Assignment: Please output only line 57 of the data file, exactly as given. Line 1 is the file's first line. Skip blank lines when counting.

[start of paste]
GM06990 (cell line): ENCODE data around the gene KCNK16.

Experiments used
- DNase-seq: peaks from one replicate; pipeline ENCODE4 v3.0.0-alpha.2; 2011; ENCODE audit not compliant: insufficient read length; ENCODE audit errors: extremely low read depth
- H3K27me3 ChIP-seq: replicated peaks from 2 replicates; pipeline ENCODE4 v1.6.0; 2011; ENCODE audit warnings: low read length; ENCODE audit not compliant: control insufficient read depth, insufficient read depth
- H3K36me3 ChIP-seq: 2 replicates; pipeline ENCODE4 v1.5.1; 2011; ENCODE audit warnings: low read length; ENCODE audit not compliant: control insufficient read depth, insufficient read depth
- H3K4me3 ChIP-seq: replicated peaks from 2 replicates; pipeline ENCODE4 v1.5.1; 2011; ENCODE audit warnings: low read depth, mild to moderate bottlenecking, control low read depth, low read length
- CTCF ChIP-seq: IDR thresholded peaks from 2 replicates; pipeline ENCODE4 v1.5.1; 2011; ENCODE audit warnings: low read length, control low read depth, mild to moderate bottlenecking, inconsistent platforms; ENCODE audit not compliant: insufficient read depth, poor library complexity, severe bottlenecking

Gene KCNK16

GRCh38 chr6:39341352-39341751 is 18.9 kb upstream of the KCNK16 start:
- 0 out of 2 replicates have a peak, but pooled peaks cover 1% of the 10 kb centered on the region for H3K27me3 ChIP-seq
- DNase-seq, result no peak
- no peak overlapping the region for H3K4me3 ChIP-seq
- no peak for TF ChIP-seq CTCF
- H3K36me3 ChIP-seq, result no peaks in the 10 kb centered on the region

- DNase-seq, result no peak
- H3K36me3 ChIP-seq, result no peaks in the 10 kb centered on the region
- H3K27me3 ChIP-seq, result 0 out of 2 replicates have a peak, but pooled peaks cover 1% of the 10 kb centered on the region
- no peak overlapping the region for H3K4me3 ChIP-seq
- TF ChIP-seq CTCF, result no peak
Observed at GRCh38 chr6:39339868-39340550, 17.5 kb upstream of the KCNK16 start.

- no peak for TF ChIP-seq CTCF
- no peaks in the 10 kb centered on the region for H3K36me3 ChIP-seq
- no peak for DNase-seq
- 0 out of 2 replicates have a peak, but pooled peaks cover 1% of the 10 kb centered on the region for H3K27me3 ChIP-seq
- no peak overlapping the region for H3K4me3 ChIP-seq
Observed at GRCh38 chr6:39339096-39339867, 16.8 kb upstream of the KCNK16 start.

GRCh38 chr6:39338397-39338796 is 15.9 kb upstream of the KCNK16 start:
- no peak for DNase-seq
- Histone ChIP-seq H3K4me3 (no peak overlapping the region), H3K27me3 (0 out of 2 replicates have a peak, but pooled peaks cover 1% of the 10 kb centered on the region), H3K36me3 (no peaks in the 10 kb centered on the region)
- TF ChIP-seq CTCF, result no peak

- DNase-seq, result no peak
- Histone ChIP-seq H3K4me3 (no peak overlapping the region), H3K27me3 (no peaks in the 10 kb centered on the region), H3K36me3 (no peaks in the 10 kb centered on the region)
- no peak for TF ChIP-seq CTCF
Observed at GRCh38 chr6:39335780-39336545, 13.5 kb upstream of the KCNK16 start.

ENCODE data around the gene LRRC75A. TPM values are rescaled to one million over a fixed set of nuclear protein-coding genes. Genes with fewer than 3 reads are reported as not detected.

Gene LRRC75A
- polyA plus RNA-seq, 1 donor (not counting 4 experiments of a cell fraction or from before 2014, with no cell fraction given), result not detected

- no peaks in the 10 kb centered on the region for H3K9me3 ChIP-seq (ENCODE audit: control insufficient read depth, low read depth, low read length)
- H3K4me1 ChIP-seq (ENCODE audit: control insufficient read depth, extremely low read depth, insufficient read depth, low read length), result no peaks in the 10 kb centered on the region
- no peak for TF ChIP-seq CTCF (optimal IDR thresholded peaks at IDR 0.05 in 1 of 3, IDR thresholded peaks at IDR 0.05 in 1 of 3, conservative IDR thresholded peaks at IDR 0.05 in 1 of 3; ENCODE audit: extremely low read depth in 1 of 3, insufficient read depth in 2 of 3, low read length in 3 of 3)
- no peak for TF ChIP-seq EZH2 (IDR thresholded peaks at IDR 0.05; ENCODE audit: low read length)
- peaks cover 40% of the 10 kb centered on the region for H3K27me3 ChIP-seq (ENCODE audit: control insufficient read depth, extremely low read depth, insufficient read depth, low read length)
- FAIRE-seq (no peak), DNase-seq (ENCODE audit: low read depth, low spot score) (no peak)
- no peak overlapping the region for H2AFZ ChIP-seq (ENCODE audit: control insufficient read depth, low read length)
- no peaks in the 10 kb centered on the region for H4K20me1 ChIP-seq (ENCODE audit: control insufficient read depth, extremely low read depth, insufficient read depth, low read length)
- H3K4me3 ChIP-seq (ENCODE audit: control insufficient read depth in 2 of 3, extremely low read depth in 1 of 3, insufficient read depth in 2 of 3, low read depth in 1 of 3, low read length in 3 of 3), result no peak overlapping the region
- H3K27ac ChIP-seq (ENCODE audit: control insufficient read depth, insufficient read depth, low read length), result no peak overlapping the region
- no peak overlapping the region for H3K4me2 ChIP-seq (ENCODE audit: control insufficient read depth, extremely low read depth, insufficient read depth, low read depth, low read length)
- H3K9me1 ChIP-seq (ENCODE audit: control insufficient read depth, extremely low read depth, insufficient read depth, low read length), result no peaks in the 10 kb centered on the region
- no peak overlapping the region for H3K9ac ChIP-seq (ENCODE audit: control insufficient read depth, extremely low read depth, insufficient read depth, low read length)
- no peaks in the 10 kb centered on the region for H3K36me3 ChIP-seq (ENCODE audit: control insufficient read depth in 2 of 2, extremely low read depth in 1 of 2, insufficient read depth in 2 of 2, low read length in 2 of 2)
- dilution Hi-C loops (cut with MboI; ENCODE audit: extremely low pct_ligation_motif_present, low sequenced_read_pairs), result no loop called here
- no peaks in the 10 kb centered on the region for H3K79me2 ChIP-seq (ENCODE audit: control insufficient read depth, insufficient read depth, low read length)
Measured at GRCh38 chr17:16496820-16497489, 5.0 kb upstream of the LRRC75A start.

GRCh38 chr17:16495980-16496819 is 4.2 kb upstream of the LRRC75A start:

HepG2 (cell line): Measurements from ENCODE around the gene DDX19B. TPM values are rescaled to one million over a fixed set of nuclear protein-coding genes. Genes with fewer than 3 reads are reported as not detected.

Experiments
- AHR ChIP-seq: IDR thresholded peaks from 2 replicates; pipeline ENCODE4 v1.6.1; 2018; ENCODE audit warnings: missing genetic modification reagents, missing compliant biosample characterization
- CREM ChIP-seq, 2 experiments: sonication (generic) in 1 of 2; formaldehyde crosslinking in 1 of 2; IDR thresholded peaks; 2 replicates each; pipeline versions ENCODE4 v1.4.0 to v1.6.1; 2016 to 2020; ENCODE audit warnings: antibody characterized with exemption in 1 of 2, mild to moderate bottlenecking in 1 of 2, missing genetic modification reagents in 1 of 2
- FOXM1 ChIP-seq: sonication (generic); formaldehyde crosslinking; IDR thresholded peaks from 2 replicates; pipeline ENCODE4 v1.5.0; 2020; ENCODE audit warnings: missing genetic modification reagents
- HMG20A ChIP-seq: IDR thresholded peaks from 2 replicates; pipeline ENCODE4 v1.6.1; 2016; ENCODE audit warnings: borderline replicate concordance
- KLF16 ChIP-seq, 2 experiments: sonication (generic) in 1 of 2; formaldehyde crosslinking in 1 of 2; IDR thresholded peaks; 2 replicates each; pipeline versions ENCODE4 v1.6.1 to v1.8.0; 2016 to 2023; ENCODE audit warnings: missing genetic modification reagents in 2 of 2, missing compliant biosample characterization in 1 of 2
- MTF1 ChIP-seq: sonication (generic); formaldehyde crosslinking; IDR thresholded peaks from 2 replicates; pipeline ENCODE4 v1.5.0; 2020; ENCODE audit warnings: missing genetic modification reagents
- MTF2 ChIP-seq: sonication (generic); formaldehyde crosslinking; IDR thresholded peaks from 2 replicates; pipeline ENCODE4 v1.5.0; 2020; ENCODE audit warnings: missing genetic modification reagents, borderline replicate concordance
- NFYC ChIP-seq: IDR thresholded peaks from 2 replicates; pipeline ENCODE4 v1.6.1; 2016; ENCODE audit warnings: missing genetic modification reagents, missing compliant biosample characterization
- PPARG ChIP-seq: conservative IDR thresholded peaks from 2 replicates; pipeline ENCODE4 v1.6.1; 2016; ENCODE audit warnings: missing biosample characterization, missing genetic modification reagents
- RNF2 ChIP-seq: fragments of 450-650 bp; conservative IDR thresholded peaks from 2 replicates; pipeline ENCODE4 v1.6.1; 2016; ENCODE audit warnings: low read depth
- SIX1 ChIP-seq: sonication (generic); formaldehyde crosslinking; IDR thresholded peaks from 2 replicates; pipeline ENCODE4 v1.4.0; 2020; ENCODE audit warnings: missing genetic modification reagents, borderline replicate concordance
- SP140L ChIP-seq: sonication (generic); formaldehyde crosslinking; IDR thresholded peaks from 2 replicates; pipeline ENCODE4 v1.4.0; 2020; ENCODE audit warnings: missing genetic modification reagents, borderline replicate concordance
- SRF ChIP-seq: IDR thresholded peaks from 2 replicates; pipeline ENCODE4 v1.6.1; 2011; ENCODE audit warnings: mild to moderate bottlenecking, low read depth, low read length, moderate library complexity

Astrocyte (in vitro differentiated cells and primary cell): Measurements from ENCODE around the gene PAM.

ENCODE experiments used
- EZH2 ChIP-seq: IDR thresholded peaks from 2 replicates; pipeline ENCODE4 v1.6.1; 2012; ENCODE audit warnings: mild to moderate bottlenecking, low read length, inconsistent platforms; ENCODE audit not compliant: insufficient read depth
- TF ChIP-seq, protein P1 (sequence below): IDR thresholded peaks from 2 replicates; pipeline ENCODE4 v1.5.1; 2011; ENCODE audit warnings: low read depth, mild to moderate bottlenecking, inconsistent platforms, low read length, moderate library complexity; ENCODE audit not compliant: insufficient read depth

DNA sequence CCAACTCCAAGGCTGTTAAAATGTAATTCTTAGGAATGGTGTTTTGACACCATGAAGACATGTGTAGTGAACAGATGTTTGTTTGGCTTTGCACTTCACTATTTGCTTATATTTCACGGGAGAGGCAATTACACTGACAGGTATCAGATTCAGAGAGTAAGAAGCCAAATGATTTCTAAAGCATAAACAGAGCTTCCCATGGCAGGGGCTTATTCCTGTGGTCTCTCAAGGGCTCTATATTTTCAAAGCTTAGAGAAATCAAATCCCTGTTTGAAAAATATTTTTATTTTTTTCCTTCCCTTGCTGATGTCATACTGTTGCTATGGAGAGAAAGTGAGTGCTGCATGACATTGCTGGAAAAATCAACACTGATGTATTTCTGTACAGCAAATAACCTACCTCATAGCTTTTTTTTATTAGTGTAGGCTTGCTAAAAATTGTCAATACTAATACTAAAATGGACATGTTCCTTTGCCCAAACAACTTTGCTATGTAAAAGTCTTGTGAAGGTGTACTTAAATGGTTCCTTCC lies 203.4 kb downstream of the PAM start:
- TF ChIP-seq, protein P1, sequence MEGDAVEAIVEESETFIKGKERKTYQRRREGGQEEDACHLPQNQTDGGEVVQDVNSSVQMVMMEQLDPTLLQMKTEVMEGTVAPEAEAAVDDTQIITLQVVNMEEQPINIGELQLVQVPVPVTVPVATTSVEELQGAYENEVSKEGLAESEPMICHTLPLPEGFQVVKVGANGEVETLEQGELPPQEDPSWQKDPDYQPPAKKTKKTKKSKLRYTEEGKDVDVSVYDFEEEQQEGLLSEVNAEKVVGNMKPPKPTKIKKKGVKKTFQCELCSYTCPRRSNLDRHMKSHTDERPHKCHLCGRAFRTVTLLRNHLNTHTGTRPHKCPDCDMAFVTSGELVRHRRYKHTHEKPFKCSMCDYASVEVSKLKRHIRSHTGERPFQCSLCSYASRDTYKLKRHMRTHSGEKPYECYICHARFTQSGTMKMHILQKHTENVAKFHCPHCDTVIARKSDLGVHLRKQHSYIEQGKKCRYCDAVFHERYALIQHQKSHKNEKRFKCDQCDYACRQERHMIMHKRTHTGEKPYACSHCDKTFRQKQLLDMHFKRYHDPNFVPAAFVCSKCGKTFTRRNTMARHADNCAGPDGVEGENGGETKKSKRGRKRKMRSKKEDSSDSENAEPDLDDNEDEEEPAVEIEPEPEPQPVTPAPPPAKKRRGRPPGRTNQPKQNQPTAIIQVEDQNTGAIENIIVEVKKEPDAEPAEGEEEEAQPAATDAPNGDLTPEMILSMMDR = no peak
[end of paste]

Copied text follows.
Experiments